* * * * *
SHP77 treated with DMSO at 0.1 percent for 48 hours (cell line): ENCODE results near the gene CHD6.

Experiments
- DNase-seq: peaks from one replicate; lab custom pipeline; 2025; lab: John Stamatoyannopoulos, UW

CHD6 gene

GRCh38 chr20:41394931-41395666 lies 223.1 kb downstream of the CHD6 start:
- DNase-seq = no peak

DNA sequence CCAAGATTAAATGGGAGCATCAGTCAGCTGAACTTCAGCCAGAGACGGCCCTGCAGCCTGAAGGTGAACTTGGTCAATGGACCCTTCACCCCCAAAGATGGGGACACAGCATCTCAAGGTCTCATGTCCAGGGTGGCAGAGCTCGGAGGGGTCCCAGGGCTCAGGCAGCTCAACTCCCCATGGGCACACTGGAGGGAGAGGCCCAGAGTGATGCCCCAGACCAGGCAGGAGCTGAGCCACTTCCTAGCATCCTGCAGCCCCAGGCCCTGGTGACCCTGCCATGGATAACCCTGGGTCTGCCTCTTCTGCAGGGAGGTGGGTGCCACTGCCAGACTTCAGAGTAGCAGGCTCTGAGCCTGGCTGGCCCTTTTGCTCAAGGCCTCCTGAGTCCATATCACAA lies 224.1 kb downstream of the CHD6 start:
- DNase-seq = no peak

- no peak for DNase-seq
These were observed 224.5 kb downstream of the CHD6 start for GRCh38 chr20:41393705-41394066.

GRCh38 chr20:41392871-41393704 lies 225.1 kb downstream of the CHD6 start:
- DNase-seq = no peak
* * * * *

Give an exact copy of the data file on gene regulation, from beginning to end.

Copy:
SHP77 treated with DMSO at 0.1 percent for 48 hours (cell line): ENCODE results near the gene CHD6.

Experiments
- DNase-seq: peaks from one replicate; lab custom pipeline; 2025; lab: John Stamatoyannopoulos, UW

CHD6 gene

GRCh38 chr20:41394931-41395666 lies 223.1 kb downstream of the CHD6 start:
- DNase-seq = no peak

DNA sequence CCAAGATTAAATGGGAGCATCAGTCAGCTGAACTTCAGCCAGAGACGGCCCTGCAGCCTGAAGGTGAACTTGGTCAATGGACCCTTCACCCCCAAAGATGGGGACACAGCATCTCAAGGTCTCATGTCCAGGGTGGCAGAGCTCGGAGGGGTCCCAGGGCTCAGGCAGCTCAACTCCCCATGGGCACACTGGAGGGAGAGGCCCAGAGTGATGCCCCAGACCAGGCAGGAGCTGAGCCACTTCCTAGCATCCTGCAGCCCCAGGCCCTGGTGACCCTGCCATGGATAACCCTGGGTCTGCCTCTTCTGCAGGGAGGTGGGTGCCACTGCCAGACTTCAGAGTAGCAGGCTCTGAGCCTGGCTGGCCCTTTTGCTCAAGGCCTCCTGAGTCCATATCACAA lies 224.1 kb downstream of the CHD6 start:
- DNase-seq = no peak

- no peak for DNase-seq
These were observed 224.5 kb downstream of the CHD6 start for GRCh38 chr20:41393705-41394066.

GRCh38 chr20:41392871-41393704 lies 225.1 kb downstream of the CHD6 start:
- DNase-seq = no peak